Just a month ago, we launched EyeEm Videography, inviting you to share your videos with us and start selling them. One month into this new adventure, I talked to our photo curator Jonathon to find out what the clips have been like – and what’s still missing.
How many videos have you reviewed so far?
At least 3000 – we’ve been getting a lot of submissions through our early creator program and I look at them all.
What’s the overall style of videos?
Most of the videos are uncut, meaning that they’re single, static takes of a certain scene. I guess you could call the style “Home Documentary” – community members have shared scenes from their homes, the food they make, and lots of videos of pets. But also a lot of nature clips, time lapses, and my personal favorite: Drone footage.
We asked photographers for scenic views, videos that look more like a ‘moving photograph’ than a movie.
And that describes the style of these videos very well: They are short glimpses into the photographers’ lives.
How is the quality of the videos?
It’s great. The majority of the clips submitted to us are taken with a digital camera, even though we get the occasional clip taken with smartphones as well. Generally, that means the image quality is good, but there is one recurring problem…
What is that?
Stabilization. If the clips are taken with a handheld camera, they are often too shaky for us to be able to sell them. I recommend all photographers to either use a tripod when shooting or use software to correct shaky videos – you can do it pretty easily, using iMovie or similar free tools. I should also mention that we only accept clips in landscape format for now, so there’s no use in uploading videos shot in portrait format.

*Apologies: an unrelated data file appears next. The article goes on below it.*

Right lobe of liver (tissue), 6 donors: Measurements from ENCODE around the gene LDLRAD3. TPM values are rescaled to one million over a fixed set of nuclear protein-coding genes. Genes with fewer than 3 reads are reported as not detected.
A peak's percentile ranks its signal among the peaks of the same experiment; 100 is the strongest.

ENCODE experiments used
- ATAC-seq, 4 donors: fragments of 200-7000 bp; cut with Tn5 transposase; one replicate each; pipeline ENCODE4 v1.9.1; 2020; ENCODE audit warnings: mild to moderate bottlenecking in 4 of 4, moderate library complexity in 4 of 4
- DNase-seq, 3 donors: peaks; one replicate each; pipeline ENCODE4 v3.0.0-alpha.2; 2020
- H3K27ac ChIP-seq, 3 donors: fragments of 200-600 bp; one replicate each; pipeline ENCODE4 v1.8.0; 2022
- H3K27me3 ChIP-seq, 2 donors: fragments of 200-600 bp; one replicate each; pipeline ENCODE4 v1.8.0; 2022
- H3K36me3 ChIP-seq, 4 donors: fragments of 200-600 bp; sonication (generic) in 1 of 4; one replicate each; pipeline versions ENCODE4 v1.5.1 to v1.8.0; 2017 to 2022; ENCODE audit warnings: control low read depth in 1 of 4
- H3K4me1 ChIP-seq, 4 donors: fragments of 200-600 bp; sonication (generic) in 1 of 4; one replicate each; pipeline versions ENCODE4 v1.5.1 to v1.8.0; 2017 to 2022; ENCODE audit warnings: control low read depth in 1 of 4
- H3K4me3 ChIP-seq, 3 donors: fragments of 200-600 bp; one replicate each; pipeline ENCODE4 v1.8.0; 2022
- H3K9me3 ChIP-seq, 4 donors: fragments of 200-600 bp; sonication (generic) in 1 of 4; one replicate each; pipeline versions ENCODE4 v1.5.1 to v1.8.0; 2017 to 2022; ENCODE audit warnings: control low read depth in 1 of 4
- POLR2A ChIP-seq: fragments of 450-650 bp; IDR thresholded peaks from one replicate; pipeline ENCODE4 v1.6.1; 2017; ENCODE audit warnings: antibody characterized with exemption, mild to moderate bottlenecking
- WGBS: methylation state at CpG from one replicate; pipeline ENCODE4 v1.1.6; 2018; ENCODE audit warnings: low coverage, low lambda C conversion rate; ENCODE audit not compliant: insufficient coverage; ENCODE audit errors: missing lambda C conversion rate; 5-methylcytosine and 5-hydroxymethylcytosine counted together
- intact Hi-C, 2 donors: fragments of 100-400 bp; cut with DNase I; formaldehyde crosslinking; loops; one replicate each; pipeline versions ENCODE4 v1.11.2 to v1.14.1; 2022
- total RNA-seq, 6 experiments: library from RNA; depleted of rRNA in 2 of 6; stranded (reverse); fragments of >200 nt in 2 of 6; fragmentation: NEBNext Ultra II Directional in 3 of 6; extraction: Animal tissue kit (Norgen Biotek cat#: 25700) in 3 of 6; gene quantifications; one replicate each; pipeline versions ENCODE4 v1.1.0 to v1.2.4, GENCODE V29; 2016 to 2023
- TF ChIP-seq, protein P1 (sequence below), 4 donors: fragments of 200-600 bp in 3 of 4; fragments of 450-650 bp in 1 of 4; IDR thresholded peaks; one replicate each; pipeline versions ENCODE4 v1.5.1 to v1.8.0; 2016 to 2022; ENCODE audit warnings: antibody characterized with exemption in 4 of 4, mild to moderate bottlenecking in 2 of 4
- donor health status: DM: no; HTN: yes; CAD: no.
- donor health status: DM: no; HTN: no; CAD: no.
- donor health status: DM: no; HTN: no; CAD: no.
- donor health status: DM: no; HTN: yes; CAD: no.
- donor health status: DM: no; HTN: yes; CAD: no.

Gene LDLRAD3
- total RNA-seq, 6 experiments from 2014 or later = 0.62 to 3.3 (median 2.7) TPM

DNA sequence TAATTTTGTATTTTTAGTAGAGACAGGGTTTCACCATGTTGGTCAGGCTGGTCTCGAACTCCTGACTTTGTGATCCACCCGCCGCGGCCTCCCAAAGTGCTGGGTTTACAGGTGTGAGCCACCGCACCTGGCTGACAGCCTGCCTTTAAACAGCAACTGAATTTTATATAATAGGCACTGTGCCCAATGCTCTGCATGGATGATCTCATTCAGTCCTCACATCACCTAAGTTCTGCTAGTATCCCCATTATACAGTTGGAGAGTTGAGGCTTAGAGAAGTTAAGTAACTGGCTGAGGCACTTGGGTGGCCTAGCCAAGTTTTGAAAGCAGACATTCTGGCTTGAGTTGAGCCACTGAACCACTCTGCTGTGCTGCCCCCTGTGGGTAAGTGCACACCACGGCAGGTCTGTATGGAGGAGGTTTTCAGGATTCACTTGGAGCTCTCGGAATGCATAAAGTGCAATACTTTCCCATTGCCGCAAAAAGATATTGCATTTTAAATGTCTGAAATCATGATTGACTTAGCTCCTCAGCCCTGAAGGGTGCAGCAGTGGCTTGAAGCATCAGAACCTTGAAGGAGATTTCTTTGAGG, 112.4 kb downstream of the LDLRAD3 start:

What has been missing in the clips?
We know that videos from travel destinations are always in demand, so I would love to see more of those – ideally shot from up close. I have reviewed a number of clips that looked like they were taken during a safari, but that means the subjects are often too far away for it to be impressive. Also, underwater and stop motion clips are great.
We often tell photographers that getting model releases for their photos drastically improves their chances of selling – how about videos?
The same is true with videos. If you’re showing people in them, try to get a model release – otherwise we can’t legally sell the clips.
Do you have any recommendations on what people should shoot?
People. Show us emotions in people’s faces. We could also use some well-thought out city scenes – something that captures the feeling of urban life, which means more than just a street with a bus going by.
To wrap up: What’s the quirkiest thing you have encountered in the videos?
laughs There’s a clip that I have shown to a few colleagues around the EyeEm Studio: It’s an overhead shot of someone scrubbing an octopus in the sink before cooking it. It’s a really unusual sight, and an almost visceral experience. I can’t wait to see what else comes my way!
Got your own clips to share? Head over to EyeEm Videography and start sharing your own clips.
Header image by Jack Pierce.